“Sign in or create an account to continue.” These may be the most unwelcome words on the internet. For most who encounter them, these words elicit a groan– and the inevitability of yet another password that will soon be forgotten. But for people like Maria Munir, the British college student who famously came out as non-binary to (then) President Barack Obama on live TV, the prospect of creating a new user account is more than an annoyance. “I wince as I'm forced to choose female over male every single time, because that's what my passport says, and... being non-binary is still not legally recognised in the UK,” Munir explains.
For the estimated 9 to 12 million non-binary people in the world-- that is, people who are not either male or female-- the seemingly simple request to “select gender” can be difficult to answer, if it can be answered at all. Yet when creating an online user account, not to mention applying for a passport, the choice between “male” or “female,” and only “male” or “female,” are almost always the only options. These options (or the lack thereof) have consequences, as Munir clearly states: “If you refuse to register non-binary people like me with birth certificates, and exclude us in everything from creating bank accounts to signing up for mailing lists, you do not have the right to turn around and say that there are not enough of us to warrant change.
“What gets counted counts,” as feminist geographer Joni Seager has asserted, and Munir is one person who understands that. Without the right categories, the right data can’t be collected. And increasingly, without the right data, there can be no social change. We live in a world in which “data-driven” decisions are prioritized over anecdotal ones, and “evidence”--Fox News notwithstanding--is taken to mean “backed up by numbers and facts.” Now, any self-respecting feminist would be the first to tell you that personal accounts should matter as much as any meta-study, and “evidence” can take a range of qualitative and quantitative forms. To disagree with those statements would undo the work of the many feminist activists and scholars of the 1980s and early 1990s who struggled to get qualitative methods, such as interviews and participant observations, accepted as legitimate evidence in the first place. But there is, undeniably, what feminist demographers Christina Hughes and Rachel Lara Cohen call a “pragmatic politics” of using quantitative methods for feminist aims. If the goal is to work towards justice, then by all means use whatever form of evidence is most convincing. It would be an injustice not to!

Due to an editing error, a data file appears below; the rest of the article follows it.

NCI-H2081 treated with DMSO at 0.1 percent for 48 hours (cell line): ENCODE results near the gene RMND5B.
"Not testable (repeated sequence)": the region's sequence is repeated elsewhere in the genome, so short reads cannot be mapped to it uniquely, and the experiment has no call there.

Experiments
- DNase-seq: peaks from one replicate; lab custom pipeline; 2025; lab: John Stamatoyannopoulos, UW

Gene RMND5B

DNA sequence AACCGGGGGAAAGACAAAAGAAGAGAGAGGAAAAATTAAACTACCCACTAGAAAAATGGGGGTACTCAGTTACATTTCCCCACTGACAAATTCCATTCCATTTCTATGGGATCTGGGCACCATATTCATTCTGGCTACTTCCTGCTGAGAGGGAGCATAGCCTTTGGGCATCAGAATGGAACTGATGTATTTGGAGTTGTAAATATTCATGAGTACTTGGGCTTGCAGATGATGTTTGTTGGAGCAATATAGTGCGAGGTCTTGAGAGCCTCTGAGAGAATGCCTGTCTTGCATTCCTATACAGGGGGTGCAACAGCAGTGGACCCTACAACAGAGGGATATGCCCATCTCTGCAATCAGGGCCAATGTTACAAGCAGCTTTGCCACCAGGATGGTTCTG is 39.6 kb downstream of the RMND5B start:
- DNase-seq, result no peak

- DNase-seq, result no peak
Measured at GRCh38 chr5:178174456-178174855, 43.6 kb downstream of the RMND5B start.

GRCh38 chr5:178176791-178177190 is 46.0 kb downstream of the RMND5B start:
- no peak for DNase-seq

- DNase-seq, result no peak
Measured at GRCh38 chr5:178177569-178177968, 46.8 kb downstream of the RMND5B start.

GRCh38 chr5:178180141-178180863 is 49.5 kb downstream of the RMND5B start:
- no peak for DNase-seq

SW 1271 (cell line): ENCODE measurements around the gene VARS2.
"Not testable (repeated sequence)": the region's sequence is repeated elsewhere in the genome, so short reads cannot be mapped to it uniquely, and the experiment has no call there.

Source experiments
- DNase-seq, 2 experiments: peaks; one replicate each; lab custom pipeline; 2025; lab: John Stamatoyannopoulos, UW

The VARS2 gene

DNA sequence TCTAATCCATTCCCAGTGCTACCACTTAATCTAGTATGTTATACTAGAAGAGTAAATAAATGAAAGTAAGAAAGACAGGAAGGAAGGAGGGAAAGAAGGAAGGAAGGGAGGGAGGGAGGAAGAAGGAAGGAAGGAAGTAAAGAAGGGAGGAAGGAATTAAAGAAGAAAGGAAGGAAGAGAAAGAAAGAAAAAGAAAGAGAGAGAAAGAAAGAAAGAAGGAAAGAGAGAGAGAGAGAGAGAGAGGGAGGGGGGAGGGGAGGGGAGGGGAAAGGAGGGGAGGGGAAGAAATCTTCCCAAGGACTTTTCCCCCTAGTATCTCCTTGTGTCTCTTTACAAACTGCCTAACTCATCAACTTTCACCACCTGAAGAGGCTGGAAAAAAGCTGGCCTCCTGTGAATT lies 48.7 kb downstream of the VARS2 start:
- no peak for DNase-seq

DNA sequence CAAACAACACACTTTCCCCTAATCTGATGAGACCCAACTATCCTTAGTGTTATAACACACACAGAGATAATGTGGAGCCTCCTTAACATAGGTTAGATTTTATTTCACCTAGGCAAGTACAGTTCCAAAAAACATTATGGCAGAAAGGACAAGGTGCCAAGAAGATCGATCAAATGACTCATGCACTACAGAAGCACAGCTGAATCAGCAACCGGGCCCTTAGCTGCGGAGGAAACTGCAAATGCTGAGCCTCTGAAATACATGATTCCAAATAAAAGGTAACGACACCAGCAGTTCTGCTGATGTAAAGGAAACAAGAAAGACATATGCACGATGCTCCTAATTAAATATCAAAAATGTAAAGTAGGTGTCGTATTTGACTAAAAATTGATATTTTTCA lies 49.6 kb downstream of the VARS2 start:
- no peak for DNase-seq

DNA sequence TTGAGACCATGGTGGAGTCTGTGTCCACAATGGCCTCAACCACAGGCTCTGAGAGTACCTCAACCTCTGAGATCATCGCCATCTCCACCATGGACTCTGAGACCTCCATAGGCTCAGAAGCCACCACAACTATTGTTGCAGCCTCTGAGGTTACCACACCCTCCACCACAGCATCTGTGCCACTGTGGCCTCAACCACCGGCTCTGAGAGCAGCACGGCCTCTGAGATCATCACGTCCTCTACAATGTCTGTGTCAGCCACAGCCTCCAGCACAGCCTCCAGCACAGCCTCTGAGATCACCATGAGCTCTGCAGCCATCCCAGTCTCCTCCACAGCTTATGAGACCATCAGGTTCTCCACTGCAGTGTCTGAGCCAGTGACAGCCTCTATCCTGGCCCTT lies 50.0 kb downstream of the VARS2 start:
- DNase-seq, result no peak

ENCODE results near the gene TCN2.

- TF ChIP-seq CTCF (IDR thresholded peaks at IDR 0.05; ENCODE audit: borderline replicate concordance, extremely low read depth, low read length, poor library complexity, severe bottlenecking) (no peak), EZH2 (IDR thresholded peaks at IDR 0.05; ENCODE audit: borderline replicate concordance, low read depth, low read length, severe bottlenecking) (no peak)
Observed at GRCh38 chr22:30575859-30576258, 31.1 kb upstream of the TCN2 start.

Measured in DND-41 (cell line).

That being said, there is a second argument in favor of quantitative methods that has less to do with pragmatism, and more to do with the nature of the problem at hand. So many issues of structural inequality are problems of scale, and can seem anecdotal until they are seen as a whole. For instance, when Natalie Wreyford and Shelley Cobb set out to count the women involved in the film industry in the UK, they encountered a female screenwriter who had never considered the fact that, in the UK, male screenwriters outnumber women at a rate of four to one. “Isn’t that a funny old thing?” she said. “I didn’t even know that because screenwriters never get to meet each other.”
But it’s far less funny when the subject is a matter of life or death, as in ProPublica’s reporting on the racial divide in maternal mortality in the United States, which we discuss in Bring Back the Bodies. While they interviewed the families of many Black women who had died while giving birth, few were aware that the phenomenon extended beyond their own family. But the racial disparity in maternal health outcomes is indeed a structural problem, and it’s why feminist sociologists like Ann Oakley have long advocated for the use of quantitative methods alongside qualitative ones. Without big data, Oakley explains--although she used the term “quantitative research,” since she was writing in 1999--“it is difficult to distinguish between personal experience and collective oppression.”
But before issues like the racial divide in maternal mortality, or the structural racism that underlies it, can be identified through large-scale analyses like the one that ProPublica conducted, the data must exist in the first place. Which brings us back to Maria Munir and the importance of collecting data that reflects the population it claims to represent. On this issue, Facebook of all companies was ahead of the curve when, in 2014, it expanded its gender options from the standard two to over fifty choices, ranging from “genderqueer” to “neither”--a move that was widely praised by a range of gender non-conforming groups. One year later, when the company abandoned its select-from-options model altogether, replacing the “Gender” dropdown menu with a blank text field, the decision was touted as even more progressive. Because Facebook users could input any word or phrase in order to indicate their gender, they were at last unconstrained by the assumptions imposed by any preset choice.
But research by Rena Bivens, a scholar of social media, has revealed that, below the surface, Facebook continues to resolve users’ genders into one of either male or female. Evidently, this decision was made so that Facebook could allow its primary clients-- advertisers-- to more easily market to one gender or the other. Put another way, even if you can choose the gender that you show to your Facebook friends, you can’t change the gender that Facebook’s advertisers ultimately see. And this discrepancy leads right back to the body issues we discussed in Chapter One: it’s corporations like Facebook, and not individuals like Maria Munir, who control the terms of data collection--even if it’s folks like Munir, who have personally (and often painfully) run up against the limits of our current classification systems, who are best positioned to improve them.